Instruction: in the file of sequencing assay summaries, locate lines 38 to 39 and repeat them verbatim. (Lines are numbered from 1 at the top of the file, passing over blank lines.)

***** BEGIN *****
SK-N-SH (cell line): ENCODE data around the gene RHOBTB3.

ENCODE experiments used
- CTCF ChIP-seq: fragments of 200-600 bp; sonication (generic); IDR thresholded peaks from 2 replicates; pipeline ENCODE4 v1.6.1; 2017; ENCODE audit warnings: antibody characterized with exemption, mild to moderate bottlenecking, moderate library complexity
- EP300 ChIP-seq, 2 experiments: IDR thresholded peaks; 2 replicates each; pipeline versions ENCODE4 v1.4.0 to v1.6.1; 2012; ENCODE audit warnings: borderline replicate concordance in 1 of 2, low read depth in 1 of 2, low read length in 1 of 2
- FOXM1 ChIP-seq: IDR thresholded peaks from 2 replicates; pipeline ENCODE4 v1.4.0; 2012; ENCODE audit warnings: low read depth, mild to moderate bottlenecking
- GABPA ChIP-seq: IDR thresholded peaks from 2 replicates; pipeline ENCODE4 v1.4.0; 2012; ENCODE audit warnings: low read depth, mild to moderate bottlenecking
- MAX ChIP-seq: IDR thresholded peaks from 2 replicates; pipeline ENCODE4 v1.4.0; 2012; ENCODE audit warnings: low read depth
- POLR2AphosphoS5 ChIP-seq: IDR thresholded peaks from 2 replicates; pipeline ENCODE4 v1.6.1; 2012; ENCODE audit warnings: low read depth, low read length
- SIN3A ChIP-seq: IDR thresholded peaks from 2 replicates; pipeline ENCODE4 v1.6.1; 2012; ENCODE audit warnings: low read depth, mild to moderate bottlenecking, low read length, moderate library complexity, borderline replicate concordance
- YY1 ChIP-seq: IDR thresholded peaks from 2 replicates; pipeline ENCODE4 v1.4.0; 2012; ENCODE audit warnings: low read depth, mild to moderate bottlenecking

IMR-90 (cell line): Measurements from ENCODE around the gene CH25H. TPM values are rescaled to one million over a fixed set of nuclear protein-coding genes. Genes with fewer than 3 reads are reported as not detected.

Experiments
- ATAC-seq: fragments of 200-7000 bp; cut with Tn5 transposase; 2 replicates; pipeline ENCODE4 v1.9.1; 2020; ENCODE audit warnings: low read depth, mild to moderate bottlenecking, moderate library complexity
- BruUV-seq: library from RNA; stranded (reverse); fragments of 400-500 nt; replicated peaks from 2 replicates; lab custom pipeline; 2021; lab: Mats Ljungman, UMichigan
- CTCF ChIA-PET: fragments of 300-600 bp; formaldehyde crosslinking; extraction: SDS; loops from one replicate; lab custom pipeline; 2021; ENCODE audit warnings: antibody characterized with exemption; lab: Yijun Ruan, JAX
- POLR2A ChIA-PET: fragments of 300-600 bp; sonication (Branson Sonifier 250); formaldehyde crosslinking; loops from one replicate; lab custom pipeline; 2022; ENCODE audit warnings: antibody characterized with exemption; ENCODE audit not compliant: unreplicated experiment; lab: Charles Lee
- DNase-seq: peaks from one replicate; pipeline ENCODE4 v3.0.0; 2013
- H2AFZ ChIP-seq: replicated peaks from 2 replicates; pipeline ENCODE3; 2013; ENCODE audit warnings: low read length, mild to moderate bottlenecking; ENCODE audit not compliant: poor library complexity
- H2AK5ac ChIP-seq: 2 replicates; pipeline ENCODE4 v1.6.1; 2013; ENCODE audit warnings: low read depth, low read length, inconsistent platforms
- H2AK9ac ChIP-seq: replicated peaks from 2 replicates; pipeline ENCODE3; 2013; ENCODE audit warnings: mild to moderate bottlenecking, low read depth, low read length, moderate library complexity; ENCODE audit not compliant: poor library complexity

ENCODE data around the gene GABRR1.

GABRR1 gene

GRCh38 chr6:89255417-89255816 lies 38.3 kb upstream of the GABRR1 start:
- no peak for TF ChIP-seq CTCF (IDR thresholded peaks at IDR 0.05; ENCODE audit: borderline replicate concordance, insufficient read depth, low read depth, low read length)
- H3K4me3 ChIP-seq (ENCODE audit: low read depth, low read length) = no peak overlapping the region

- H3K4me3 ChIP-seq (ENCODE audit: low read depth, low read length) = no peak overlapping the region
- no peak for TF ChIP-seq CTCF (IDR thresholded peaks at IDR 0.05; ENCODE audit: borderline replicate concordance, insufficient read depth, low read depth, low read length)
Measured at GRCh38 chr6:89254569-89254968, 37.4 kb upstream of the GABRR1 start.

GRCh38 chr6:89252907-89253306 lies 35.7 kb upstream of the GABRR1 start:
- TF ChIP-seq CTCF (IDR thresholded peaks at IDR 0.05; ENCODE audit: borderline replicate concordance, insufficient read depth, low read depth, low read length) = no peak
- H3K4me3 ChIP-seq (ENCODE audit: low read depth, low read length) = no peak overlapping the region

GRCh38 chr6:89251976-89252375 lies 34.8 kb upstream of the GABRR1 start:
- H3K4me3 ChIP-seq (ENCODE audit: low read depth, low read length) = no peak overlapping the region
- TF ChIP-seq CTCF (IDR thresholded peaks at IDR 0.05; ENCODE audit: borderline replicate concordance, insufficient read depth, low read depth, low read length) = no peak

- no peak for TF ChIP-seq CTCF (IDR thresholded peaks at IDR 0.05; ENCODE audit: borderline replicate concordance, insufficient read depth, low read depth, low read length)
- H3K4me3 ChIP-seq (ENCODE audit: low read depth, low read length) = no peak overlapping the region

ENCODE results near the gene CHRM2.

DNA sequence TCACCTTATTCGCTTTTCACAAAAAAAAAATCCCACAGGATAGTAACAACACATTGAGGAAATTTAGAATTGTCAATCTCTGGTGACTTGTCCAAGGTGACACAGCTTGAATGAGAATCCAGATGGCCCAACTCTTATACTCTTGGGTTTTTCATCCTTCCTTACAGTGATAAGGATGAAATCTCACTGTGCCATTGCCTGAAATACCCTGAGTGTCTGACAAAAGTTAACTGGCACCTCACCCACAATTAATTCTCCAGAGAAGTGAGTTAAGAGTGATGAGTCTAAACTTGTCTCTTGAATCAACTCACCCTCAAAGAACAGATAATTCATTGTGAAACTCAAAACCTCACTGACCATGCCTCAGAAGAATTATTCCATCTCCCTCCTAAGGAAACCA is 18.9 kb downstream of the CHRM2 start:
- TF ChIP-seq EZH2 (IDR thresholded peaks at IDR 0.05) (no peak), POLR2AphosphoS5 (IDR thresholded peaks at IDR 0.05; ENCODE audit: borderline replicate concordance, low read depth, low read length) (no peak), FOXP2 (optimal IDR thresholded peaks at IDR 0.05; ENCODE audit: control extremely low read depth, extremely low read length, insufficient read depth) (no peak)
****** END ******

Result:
DNA sequence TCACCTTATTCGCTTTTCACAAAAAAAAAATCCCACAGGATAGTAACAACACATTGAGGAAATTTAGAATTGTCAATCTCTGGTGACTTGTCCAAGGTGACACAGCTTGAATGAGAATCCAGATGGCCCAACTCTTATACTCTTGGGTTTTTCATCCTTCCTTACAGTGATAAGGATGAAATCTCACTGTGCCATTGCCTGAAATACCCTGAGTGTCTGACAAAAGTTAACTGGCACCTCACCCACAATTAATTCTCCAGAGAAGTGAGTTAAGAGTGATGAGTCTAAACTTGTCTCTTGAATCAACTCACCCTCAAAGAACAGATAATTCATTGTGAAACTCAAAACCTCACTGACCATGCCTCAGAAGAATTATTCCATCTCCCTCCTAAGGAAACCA is 18.9 kb downstream of the CHRM2 start:
- TF ChIP-seq EZH2 (IDR thresholded peaks at IDR 0.05) (no peak), POLR2AphosphoS5 (IDR thresholded peaks at IDR 0.05; ENCODE audit: borderline replicate concordance, low read depth, low read length) (no peak), FOXP2 (optimal IDR thresholded peaks at IDR 0.05; ENCODE audit: control extremely low read depth, extremely low read length, insufficient read depth) (no peak)